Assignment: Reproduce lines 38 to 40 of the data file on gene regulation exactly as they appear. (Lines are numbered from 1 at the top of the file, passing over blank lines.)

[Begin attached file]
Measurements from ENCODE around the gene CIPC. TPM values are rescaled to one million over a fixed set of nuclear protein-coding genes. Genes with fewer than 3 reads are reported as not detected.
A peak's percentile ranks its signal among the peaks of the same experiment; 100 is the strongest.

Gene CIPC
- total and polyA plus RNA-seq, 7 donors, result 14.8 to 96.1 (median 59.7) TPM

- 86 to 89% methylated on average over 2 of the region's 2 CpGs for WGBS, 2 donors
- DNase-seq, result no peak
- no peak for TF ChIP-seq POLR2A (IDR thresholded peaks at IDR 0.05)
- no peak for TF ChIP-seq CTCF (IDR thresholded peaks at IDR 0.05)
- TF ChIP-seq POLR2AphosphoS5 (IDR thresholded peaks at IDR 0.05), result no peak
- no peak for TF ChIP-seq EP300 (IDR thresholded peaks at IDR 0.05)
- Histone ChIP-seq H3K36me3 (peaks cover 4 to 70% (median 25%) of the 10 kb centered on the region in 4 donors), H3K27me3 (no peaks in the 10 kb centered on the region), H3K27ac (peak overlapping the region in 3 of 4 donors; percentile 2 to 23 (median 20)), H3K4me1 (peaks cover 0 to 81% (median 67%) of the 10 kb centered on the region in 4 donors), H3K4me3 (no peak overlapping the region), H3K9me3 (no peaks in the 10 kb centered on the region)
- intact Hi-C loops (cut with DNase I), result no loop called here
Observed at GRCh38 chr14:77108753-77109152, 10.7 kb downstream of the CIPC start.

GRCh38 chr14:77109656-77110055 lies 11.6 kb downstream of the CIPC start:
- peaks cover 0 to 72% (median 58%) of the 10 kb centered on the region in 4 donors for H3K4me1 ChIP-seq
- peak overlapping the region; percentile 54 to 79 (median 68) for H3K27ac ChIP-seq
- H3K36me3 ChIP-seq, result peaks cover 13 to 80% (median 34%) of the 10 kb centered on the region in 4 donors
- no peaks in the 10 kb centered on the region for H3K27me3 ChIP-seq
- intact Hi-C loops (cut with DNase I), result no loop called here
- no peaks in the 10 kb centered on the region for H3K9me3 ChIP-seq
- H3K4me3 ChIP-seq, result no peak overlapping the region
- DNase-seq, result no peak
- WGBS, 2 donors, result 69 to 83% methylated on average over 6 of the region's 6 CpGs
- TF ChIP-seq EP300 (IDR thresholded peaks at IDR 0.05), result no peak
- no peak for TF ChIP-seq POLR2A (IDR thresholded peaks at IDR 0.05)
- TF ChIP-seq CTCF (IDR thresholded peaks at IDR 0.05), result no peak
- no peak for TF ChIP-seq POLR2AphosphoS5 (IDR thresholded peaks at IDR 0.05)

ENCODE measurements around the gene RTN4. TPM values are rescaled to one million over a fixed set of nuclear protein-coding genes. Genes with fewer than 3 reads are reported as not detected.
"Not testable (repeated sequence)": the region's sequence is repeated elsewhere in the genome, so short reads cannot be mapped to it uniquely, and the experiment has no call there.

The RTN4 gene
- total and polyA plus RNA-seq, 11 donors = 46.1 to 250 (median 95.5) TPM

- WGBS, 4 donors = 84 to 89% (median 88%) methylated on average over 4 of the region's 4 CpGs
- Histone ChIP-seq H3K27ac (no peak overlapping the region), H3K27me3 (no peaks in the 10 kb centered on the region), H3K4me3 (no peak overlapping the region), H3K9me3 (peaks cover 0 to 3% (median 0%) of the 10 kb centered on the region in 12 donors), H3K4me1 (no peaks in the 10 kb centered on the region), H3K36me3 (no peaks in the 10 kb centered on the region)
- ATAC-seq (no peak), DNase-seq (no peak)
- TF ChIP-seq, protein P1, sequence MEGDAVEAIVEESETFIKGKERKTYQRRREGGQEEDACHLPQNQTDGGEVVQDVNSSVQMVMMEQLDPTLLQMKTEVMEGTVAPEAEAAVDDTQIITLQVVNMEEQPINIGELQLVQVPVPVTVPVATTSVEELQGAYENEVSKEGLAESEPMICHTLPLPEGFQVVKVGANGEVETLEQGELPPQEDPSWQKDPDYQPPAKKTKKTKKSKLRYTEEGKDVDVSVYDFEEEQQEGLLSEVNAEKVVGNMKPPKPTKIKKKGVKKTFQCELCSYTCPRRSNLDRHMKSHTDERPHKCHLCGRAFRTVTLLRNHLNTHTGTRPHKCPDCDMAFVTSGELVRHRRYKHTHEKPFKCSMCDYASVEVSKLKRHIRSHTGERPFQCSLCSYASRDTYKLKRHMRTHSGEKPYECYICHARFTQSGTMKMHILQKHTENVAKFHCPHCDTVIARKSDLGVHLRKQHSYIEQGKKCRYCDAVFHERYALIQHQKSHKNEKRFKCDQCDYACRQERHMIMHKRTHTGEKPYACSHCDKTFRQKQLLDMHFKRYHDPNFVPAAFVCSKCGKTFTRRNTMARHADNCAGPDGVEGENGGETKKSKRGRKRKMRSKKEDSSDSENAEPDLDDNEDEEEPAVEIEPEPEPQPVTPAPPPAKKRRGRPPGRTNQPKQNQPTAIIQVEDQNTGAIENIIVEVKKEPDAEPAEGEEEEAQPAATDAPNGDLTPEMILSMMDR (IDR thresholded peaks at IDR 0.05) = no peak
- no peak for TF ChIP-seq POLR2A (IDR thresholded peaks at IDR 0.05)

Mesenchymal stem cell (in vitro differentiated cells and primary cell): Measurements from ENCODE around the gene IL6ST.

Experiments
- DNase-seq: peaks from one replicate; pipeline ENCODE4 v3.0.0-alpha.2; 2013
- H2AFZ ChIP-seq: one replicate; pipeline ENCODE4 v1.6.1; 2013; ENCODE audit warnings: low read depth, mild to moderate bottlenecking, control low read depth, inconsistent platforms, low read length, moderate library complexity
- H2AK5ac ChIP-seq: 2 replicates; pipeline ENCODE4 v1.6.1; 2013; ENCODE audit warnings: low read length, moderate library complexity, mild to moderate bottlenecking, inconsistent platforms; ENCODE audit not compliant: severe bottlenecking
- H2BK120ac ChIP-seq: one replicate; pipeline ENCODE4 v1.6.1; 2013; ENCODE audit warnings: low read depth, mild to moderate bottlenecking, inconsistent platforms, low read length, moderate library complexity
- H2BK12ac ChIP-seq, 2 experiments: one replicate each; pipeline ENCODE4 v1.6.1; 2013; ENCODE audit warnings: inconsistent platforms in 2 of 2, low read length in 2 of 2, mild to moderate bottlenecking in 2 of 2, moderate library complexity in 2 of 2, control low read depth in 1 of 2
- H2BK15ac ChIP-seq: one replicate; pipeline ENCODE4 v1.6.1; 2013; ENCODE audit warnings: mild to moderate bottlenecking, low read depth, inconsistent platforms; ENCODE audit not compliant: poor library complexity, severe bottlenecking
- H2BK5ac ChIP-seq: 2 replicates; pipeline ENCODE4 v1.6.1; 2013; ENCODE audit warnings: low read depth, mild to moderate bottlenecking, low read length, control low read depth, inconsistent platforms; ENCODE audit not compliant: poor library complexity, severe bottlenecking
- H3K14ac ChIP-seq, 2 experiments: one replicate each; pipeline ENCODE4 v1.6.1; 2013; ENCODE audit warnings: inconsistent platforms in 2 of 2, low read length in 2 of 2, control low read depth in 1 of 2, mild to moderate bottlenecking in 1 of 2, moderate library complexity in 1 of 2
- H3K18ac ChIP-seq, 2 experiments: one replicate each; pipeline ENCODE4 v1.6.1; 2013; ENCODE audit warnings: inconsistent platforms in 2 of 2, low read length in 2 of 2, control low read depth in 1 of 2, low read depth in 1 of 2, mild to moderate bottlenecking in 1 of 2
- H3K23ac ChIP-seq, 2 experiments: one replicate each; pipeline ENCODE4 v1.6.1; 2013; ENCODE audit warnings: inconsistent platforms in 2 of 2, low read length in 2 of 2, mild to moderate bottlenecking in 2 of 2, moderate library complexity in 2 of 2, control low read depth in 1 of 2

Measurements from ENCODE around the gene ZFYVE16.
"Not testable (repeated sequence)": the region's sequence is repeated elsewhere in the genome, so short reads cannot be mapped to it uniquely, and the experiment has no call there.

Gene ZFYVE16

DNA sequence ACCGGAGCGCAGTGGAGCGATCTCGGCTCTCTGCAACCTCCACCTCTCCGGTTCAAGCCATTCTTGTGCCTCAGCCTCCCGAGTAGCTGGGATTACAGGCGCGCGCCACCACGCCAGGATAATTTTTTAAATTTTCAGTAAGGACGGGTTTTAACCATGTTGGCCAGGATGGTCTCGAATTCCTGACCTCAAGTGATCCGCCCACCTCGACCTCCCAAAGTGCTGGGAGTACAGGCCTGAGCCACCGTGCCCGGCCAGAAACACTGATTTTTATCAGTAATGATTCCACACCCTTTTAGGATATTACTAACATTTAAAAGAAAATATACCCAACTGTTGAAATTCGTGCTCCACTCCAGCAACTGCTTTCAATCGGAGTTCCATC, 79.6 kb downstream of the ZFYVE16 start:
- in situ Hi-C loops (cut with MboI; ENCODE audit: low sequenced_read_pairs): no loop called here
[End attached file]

Experiments
- DNase-seq: peaks from one replicate; pipeline ENCODE4 v3.0.0-alpha.2; 2013
- H2AFZ ChIP-seq: one replicate; pipeline ENCODE4 v1.6.1; 2013; ENCODE audit warnings: low read depth, mild to moderate bottlenecking, control low read depth, inconsistent platforms, low read length, moderate library complexity